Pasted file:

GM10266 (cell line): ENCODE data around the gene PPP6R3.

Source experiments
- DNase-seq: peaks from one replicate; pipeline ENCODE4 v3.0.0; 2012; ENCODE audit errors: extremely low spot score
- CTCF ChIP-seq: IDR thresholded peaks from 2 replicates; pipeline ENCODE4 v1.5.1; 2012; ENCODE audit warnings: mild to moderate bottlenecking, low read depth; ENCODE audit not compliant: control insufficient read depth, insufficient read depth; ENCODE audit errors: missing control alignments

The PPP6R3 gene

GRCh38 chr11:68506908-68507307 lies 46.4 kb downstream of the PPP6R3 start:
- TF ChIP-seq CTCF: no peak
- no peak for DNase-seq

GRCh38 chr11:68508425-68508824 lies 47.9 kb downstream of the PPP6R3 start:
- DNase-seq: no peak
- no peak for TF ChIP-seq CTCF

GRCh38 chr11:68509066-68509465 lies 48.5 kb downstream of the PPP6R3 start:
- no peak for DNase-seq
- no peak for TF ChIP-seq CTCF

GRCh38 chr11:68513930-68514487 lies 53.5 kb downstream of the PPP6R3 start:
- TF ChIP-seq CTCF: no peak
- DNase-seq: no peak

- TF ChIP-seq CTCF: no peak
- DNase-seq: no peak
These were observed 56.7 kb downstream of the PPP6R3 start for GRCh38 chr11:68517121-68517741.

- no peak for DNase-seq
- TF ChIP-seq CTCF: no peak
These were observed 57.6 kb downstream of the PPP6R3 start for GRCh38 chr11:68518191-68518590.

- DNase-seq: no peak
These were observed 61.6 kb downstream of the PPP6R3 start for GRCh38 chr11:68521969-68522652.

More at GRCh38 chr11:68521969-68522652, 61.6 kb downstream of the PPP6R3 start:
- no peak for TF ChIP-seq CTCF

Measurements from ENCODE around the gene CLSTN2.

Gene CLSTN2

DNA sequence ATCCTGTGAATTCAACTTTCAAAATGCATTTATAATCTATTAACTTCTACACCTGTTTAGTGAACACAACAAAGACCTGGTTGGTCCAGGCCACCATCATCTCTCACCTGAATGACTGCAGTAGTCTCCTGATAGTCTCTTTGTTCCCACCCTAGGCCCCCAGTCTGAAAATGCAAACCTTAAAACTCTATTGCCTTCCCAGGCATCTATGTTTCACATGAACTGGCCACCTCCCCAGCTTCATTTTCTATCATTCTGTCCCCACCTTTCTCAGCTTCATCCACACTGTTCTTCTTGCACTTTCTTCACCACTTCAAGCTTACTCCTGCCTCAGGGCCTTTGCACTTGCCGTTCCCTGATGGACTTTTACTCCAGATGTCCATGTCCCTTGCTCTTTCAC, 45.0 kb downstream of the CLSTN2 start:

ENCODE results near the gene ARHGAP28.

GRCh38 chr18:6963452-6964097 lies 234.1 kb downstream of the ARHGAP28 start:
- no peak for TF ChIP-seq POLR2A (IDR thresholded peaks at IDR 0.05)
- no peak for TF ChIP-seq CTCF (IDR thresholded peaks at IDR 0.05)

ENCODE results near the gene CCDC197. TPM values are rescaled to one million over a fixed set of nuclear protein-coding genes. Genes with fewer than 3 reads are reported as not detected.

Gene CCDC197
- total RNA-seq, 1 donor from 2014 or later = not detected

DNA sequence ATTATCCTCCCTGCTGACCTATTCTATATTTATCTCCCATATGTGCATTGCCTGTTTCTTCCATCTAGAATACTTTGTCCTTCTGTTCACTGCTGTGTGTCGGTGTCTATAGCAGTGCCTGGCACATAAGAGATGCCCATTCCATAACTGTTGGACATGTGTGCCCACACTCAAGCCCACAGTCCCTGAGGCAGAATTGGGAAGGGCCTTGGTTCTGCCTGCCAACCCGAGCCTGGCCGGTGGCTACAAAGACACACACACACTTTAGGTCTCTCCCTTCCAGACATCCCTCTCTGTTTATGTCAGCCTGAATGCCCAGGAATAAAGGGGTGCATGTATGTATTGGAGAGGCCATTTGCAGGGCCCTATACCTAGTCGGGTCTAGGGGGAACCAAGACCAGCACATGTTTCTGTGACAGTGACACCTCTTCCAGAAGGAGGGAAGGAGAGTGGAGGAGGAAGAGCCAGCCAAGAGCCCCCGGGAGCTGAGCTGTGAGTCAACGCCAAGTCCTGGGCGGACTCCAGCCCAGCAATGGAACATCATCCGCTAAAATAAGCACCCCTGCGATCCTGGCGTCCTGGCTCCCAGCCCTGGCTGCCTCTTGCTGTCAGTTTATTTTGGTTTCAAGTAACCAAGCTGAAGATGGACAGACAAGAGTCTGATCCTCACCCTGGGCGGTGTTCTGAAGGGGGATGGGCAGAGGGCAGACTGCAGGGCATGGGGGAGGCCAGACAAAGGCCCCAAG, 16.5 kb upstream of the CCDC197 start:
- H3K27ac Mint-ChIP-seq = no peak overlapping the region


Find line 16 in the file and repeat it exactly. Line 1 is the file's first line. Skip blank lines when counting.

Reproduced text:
- TF ChIP-seq CTCF: no peak